Your best hope is to embrace failure, a tactic endorsed by countless notables, including Thomas Edison, Henry Ford, Jean Paul Sartre, Steve Jobs, James Dyson, J. K. Rowling, and Oprah Winfrey, and others. [For more, see this list of 50 Famously Successful People Who Failed At First.]
The Shocking Reality of Nasty Academic Reviews
Years ago I (Nora) was startled at a doctoral consortium when a luminary in my field arose to speak during one plenary session. At our table, we ABDs wondered what he would talk about. His passion for his work? Secrets to success? Words of encouragement?
None of the above.
Instead, he described how setbacks helped make him the scholar that he is today. He recounted how he eagerly submitted his very first journal article—and was devastated by the response. . . not because his article was rejected, but because of gratuitous nasty reviewer comments.
Deeply stung, he took to his bed for an entire week, blinds drawn, convinced that he would fail as an academic.
When he mustered the courage to share the letter with his advisor, the older scholar shrugged it off as "just one rejection," casually observing that one of his most cited papers was rejected not just once but twenty times before it was published. "And I'm not the only one," he added.
CHANGE YOUR MINDSET, CHANGE YOUR LIFE
Setbacks can be as painful as they are inevitable. However it is your mindset about failure that determines whether you will flourish or flounder, according to research by Dr. Carol Dweck of Stanford.
Your biggest danger is not failure—but imagining that a failure defines you.
As Dweck explains, individuals with a "fixed mindset" assume they are only as good as their performance. Accordingly, they end up avoiding risk, externalizing blame, and ultimately failing to achieve their potential.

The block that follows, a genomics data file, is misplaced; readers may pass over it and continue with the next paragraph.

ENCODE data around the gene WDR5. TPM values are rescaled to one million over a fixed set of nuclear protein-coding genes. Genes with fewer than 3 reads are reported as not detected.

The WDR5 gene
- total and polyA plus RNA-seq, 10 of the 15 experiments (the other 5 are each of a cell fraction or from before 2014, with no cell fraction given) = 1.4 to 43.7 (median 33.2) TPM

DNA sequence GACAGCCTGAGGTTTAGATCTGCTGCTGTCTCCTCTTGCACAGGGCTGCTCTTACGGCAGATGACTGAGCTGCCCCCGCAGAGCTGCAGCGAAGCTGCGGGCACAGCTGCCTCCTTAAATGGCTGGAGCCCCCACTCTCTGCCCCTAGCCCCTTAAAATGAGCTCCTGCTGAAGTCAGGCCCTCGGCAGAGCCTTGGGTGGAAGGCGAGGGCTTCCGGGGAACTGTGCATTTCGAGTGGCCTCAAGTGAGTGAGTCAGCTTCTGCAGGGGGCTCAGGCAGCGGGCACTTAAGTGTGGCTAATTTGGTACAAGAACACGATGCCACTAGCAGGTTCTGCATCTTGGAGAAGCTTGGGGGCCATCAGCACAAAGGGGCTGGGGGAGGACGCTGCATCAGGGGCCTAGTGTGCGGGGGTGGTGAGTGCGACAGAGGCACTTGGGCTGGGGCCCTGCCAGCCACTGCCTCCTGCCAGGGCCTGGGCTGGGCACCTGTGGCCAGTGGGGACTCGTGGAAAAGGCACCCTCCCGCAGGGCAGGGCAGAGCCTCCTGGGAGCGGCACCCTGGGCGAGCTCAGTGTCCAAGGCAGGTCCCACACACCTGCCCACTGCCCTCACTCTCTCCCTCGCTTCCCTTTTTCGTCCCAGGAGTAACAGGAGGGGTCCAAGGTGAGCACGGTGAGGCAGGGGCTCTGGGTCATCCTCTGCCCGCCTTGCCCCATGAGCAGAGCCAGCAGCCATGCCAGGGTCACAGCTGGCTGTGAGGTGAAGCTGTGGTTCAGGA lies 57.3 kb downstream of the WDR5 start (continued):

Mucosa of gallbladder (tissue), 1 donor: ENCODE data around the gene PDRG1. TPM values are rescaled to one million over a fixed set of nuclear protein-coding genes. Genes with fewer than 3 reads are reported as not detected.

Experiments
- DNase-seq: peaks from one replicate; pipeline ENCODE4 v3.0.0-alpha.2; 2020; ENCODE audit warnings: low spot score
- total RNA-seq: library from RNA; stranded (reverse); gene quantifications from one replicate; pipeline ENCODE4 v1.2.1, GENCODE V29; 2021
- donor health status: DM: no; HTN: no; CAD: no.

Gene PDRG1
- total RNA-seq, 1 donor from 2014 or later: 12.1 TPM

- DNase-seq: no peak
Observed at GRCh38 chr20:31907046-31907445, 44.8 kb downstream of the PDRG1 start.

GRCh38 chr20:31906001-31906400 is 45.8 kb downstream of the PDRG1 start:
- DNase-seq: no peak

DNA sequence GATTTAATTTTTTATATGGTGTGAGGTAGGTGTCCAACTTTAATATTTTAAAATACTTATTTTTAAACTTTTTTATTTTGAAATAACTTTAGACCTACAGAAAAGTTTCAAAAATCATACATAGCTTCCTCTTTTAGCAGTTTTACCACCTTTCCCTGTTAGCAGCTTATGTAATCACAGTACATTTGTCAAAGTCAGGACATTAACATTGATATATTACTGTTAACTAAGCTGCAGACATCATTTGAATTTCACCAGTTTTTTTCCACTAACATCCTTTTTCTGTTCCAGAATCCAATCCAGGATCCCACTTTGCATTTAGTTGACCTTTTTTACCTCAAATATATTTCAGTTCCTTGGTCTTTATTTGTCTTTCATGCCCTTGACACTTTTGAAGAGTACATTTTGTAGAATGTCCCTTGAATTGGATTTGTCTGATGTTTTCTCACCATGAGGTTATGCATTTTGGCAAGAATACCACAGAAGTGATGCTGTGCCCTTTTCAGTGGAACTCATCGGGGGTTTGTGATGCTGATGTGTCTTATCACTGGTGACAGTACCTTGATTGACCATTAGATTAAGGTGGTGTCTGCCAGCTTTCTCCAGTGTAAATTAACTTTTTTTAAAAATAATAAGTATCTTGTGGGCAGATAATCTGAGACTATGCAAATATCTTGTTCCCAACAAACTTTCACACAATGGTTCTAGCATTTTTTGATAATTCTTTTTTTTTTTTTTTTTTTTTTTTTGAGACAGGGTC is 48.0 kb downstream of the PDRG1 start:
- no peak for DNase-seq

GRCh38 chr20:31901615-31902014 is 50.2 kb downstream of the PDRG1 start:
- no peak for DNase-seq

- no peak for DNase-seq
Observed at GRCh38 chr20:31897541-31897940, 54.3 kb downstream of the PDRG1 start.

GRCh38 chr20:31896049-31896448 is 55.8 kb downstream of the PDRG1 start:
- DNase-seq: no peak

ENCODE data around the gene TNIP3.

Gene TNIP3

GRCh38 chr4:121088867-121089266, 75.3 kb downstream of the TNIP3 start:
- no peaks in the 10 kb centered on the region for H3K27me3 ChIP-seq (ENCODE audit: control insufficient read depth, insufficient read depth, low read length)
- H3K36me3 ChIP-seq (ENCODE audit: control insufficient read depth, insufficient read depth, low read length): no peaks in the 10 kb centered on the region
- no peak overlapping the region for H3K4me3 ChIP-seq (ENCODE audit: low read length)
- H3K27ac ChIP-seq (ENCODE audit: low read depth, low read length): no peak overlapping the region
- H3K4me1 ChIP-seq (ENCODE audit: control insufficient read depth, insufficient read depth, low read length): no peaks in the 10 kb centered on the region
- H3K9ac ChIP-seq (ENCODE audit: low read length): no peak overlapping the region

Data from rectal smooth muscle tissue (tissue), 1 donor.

However, when you depersonalize mistakes, you foster the "growth mindset" that leads to success, Dweck explains. Failures create learning opportunities. Mistakes and missteps serve as sources of information for exploring new possibilities. The table below contrasts the two mindsets Dweck identified.
Consider the growth mindset as "failing forward," advises leadership guru John Maxwell.
The good news: You can develop a growth mindset.
Experiment with these research-backed strategies to develop vital habits for transforming setbacks into springboards to success at work, at home, and at play.
1. Write about it—and focus on lessons and possibilities.
Journaling about difficult events and emotions can reduce stress, improve mood, help in processing what happened and why, and provide perspective. Dr. James Pennebaker, University of Texas, recommends focusing on lessons learned, how things can be different as a result, and potential positive outcomes rather than negative emotions.
Furthermore, writing in the third person allows you to step back and view things from different angles, Pennebaker explains in Opening Up: The Healing Power of Expressing Emotions. You can even try writing in front of a mirror to encourage honesty and self-reflection.
2. Reframe setbacks as opportunities to learn, laugh, and accept.
University of Kent researchers found that positive reframing, acceptance, and humor are effective strategies. We pose these questions to our ABD coaching clients to help them process a setback and move forward:
What is the goal? Refocus from the setback to your goal.
How can this move you closer to your goal? Brainstorm possibilities.
What is the good? Explore what you can take from the experience.
What did you achieve? Explore the gains despite the setback.
What did you learn? Explore what you learned from this.
Is there anything that you can laugh at? Explore what could be funny.
3. Move from blame to positive accountability.
Instead of settling for less than your goal, keep asking "What else can I do?" to get there, counsel Roger Connors and Tom Smith in their classic book, The Oz Principle: Getting Results through Individual and Organizational Accountability . When you shift from blaming others to accepting responsibility, you reclaim the power to influence the situation. In short, acknowledge the setback, assert ownership, identify potential solutions, and then act accordingly if you want to be successful.